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Figure 3. Targeted for set-top boxes, gateways, and smart home controllers, the GP 690 communication controller can simultaneously support ZigBee RF4CE applications such as remote controls and ZigBee Pro or ZigBee IP Smart Home applications such as security, home care, and energy management. The GP 710 also supports ZigBee GreenPower and includes special hardware features to enable multi-protocol support, minimizing the interrupt load on the set-top box processor and allowing simultaneous RF4CE and other ZigBee protocol operations.
Of course, what we now call the set-top box will evolve as well. It does not need to actually sit on the TV or even be directly connected to the TV via cables. Instead, it can be located anywhere in the home, in a closet or a cabinet, and then use either ZigBee to connect to the various low power, low data sensors, device controllers, and remote controls located throughout the home, or by using WiFi, it will transmit high data rate, high quality video and audio signals to the home’s various entertainment devices. WiFi can also be used to connect the wireless VoIP handsets to the set-top box as well.
The development of smart home services may trigger the emergence of many business models, providing a diverse range of what may become essential components for the smart home ecosystem. These may include:
- A security breach in the home can immediately send a text message to the home owner and/or a response company.
- Water leaks or gas leaks can be immediately identified and alerted – saving money and preventing damage.
- Elderly people can be monitored by their children and medical staff via smart phone and alerts.
- Medicine consumption can be automatically monitored.
- Air-conditioning or heaters turn off when windows get opened.
- Lights are switched off in rooms where are no people.
- Roof top solar panels can be monitored and controlled to ensure optimal operating efficiency.
The new smart home is on the way
Driven by the cable TV and internet providers, the new paradigm for total home control is enabled by the emergence of reliable low-power wireless technologies like ZigBee, as well as by the need for internet access and entertainment providers to explore and exploit new markets in order to survive. In parallel to this Smart Home Fifth Play evolution, new businesses will emerge to create and feed devices and solutions to the operators.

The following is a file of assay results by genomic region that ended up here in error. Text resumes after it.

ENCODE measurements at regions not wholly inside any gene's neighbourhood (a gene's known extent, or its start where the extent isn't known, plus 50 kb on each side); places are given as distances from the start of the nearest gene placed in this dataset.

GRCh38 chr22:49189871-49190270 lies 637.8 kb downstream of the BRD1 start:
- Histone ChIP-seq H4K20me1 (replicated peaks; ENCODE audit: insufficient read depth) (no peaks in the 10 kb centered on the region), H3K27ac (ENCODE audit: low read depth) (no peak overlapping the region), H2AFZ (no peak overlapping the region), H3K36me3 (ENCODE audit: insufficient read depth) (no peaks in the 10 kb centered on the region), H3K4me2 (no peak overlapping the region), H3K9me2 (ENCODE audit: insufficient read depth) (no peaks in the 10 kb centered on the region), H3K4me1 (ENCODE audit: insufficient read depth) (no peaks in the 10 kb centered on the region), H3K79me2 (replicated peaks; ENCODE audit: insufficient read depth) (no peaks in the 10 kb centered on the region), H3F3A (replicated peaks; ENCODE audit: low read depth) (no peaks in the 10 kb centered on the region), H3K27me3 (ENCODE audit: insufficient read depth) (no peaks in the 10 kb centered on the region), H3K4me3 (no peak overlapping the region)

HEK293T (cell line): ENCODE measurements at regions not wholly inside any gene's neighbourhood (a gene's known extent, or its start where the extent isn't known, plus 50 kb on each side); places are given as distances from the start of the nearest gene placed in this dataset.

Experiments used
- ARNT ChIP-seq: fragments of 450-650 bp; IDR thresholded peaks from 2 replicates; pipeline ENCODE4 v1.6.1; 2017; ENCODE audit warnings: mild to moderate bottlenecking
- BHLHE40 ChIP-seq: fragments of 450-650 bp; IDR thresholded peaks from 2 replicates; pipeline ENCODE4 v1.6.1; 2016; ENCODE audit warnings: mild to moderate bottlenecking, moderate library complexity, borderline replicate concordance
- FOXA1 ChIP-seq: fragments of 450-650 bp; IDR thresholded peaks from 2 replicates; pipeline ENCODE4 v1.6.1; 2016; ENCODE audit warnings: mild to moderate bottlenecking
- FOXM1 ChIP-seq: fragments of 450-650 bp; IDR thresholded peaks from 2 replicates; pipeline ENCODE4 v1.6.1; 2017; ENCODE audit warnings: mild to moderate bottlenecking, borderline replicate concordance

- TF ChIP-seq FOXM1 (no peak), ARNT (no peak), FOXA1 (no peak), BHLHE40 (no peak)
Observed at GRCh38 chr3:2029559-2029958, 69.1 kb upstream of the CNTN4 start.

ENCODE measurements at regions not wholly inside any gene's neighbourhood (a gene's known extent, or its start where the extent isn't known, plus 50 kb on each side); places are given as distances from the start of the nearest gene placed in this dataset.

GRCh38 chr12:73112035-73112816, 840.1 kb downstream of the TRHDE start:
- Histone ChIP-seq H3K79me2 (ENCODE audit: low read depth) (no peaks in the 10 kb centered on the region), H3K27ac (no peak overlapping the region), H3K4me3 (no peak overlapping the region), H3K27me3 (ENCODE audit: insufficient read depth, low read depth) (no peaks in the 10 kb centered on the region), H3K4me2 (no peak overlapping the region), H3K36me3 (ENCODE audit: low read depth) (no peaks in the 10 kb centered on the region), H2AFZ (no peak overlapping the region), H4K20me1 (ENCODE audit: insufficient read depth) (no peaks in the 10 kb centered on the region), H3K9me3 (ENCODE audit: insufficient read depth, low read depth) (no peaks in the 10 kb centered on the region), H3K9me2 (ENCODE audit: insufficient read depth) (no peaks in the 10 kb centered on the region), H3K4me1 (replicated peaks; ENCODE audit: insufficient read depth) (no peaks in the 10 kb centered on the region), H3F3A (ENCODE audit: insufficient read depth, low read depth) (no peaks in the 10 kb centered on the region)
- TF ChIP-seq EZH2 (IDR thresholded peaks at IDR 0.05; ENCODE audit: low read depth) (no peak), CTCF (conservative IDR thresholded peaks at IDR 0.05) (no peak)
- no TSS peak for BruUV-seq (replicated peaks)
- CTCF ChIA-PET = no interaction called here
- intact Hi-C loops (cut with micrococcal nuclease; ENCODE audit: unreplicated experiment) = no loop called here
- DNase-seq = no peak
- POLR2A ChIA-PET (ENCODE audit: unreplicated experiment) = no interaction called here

The big challenge to the smart and connected home has been the plethora of devices already on the market that did not talk or interact with each other because they were not using a standardized communications protocol. With the growing acceptance of ZigBee by leading device makers, operators, and service providers, this impediment is becoming overcome. Another challenge, the technical difficulty and cost of installing and maintaining these systems, will be taken from the home owner and instead be put on the shoulders of the service providers who will also be handling the monitoring and reporting for these in home systems.
These together will create large new opportunities for service providers and equipment makers and move our homes into the smart home era.
Cees Links (pronounced “case”), founder and CEO of GreenPeak Technologies, pioneered the development of access points, home networking routers and hotspot base stations, all widely used today. He holds a masters in applied mathematics and a bachelors in electrical engineering from the Twente University of Technology in Enschede, The Netherlands. Cees started his career at NCR Computers where he was responsible for the development and launch of the world's first wireless LAN product in 1990. In 2004 he started with GreenPeak and has been involved in establishing the IEEE 802.11 standards committee, the Wi-Fi Alliance, and the IEEE 802.15 standardization committee as the basis for the ZigBee sense and control networking technology and standardization.